The heart of Mr. Obama's speech asked a question. The lives of those who died, and the actions of the heroes of the day, pose a challenge. What is required of us now, how do we honor them?
Here, deftly, he addressed the destructive media debate that followed the tragedy. But he approached the subject with compassion and sympathy. It is human nature to try to explain things to ourselves, to "try and impose some order on the chaos," to say this happened because of that. And so we debate, and consider causes and motivations. Much of this is good, but not all. "At a time when our discourse has become so sharply polarized," we are too eager to lay to blame "at the feet of those who happen to think differently than we do." It is important that we talk to each other "in a way that heals, not in a way that wounds." Scripture tells us "that there is evil in the world." We don't know what triggered the attack, but "what we cannot do is use this tragedy as one more occasion to turn on each other."
Lack of civility did not cause this tragedy, but "only a more civil and honest public discourse can help us face up to the challenges of our nation in a way that would make [the victims] proud."
In saying this, the president took the air out of all the accusations and counteraccusations. By the end of the speech they were yesterday's story.
We have to be better, said the president. The way to honor the dead and those who tried to help them is to live up to their example, and make our country worthy of them. Of 9-year-old Christina Green, who was drawn to public service: "I want our democracy to be as good as Christina imagined it. I want America to be as good as she imagined it."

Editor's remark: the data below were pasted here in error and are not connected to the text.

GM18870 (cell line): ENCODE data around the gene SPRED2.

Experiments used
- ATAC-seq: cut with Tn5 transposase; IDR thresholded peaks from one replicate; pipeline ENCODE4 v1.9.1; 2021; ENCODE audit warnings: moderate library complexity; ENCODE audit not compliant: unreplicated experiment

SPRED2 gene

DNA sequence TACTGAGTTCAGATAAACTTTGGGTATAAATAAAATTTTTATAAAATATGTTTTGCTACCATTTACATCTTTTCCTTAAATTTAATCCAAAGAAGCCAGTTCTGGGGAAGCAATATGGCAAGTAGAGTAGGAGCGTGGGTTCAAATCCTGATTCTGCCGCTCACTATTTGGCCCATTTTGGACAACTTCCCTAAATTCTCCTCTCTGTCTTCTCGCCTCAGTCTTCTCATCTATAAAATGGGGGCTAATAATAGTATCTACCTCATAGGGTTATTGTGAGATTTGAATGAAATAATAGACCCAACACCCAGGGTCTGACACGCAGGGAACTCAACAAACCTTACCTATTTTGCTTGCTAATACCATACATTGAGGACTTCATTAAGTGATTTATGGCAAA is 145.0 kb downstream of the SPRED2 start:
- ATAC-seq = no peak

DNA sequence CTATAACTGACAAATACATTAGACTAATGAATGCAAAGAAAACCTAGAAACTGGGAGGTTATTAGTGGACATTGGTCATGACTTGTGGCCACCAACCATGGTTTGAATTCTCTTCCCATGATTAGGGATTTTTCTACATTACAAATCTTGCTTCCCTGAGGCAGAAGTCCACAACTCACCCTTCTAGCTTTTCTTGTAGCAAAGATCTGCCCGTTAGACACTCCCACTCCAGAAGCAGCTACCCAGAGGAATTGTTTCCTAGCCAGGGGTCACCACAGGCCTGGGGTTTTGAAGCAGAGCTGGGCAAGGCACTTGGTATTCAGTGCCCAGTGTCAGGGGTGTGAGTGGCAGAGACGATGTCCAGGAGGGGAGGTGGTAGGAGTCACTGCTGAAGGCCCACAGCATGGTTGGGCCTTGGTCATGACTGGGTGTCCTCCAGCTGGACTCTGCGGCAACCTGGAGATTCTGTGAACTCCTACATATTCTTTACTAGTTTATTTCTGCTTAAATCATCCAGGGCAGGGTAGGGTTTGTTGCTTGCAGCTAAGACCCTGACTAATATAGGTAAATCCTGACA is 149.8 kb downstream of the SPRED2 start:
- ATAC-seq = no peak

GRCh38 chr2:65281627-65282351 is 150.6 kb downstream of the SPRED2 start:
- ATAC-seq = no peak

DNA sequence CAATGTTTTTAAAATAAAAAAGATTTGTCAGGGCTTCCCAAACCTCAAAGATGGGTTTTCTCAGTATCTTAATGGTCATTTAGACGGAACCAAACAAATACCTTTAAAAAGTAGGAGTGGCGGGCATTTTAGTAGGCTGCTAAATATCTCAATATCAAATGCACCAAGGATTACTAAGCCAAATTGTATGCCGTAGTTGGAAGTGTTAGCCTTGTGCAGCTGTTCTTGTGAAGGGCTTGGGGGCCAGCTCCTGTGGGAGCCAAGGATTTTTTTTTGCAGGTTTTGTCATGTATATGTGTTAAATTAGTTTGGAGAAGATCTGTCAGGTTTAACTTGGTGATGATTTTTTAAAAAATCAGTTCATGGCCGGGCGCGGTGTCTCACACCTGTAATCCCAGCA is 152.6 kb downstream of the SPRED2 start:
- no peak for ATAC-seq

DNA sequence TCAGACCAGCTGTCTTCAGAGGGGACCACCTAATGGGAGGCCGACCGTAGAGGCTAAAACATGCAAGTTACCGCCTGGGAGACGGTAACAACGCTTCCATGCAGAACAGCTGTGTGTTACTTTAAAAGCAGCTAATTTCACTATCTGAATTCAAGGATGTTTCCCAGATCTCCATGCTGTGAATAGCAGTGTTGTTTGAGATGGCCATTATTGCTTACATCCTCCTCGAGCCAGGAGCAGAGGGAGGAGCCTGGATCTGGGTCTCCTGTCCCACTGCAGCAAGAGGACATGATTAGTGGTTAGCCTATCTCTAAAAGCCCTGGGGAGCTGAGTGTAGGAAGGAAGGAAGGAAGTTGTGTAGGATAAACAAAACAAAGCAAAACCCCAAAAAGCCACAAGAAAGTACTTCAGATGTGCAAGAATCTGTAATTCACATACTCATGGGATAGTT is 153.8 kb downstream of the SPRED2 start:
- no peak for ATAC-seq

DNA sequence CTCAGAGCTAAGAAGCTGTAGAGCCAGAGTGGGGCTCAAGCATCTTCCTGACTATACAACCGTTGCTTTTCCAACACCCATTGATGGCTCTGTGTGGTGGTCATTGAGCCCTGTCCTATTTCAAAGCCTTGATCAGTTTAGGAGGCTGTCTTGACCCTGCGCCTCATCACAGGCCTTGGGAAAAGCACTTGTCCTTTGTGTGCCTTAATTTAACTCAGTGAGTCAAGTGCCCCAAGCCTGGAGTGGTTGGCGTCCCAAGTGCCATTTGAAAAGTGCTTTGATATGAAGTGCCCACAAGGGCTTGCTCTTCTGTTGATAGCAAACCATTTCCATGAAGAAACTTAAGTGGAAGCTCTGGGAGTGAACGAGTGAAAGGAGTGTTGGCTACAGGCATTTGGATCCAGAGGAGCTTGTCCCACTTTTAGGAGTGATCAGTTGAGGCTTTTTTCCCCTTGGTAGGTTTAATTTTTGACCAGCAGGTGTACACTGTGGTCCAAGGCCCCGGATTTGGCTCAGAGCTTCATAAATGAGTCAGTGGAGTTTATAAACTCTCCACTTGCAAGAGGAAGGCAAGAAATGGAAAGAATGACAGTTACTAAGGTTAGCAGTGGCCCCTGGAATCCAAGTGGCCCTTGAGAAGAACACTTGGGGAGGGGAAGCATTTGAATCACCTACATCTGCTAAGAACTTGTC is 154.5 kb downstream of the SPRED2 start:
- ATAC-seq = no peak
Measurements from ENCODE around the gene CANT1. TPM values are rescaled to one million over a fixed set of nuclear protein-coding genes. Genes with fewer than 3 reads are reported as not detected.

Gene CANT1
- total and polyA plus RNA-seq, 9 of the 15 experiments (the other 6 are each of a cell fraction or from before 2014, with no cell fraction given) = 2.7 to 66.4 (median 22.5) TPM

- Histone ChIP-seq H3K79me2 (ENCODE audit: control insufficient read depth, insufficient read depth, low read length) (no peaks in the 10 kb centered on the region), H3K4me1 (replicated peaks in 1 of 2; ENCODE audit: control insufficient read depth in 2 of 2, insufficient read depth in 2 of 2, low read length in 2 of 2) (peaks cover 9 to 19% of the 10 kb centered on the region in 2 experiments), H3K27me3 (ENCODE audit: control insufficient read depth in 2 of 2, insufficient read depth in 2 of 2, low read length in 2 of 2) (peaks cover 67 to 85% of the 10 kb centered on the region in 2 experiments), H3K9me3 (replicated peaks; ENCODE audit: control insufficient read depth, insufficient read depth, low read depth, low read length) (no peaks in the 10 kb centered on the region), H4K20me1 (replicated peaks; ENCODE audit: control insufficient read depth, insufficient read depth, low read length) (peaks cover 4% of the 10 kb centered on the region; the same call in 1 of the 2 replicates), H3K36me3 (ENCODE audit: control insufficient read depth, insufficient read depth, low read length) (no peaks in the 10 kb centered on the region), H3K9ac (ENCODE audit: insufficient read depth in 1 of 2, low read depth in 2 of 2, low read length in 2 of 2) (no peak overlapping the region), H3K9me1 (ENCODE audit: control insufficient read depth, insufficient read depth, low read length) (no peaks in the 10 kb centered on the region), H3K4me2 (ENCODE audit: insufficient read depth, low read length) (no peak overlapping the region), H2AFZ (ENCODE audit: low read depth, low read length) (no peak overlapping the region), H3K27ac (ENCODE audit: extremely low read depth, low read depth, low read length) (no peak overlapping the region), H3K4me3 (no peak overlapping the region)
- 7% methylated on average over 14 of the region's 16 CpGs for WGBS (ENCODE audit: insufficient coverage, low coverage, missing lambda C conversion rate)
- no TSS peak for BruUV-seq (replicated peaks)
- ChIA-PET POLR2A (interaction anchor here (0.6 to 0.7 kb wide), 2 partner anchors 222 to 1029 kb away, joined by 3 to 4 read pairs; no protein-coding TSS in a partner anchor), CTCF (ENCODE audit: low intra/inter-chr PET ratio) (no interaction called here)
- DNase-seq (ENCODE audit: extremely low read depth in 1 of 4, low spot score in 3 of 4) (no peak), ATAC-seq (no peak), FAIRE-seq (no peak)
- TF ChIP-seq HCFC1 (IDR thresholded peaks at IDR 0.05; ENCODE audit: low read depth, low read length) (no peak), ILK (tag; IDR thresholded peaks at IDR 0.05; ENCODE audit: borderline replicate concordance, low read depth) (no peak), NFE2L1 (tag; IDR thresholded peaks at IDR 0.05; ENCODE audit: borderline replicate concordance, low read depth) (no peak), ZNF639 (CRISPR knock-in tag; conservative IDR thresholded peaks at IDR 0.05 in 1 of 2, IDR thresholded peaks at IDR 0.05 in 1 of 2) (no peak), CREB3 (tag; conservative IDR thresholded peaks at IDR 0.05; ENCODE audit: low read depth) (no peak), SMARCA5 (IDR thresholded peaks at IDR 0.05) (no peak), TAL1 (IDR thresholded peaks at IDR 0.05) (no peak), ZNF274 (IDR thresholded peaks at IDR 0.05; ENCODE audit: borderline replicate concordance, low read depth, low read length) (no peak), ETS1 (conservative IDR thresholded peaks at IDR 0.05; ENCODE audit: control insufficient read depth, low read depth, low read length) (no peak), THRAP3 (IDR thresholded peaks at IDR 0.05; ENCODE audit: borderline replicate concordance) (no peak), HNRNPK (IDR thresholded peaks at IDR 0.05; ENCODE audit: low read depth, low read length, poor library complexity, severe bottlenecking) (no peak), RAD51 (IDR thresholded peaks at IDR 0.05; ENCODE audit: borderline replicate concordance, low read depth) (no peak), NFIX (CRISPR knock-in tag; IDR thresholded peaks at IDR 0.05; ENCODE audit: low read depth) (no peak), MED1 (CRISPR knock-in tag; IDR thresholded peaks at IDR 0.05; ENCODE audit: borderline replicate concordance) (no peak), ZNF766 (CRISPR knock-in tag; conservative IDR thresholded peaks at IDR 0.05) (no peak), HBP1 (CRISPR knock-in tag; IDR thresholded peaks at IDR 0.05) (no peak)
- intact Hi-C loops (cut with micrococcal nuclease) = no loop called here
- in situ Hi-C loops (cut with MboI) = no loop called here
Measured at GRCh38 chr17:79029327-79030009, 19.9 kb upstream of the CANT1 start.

This was just what was needed. After a terrible tragedy, a political leader came forward with words that ennobled and consoled. Those rattled and damaged by the tragedy deserved it, and—sorry to be corny, but this is true—our children are watching and need to hear words that are a plus, not a minus.
Mr. Obama in some new way found the tone of the presidency in this speech, the sound of it. In a purely political sense he was talking to the center—to the great beating heart of the middle of the country—while going to the center himself. And so it may mark a turning point in his fortunes, because it prompts and allows people to see him in a new way, a fresher way.
One speech can't change everything, and shouldn't. But one speech can begin something new, or boost a certain momentum. After the strategic bow to the Republicans on taxes, and the appointment of a more moderate and business-friendly chief of staff, the Tucson speech marks the third time since the election that the president has in effect reached toward the center. The question in the coming year will be whether he can gain some purchase on that ground, whether he can begin to hold it, as he did in 2008.
Mr. Obama is attempting to come back as a real force, and as a potentially effective thwarter of Republican intentions, especially on health care. You can see the sweet reason and rope-a-dope coming: If there's a specific part of the program you have problems with please tell me, let's work together to make it better.
Republicans will have to meet him with dignity and good faith, and go toe to toe on one thing, the facts. For the facts on this are on their side.
But they should know their adversary. Something is going on with him. He's showing the signs of someone who has learned from two solid years of embarrassment and unpopularity. Maybe he has "not come back from hell with empty hands." Maybe he is going to be formidable.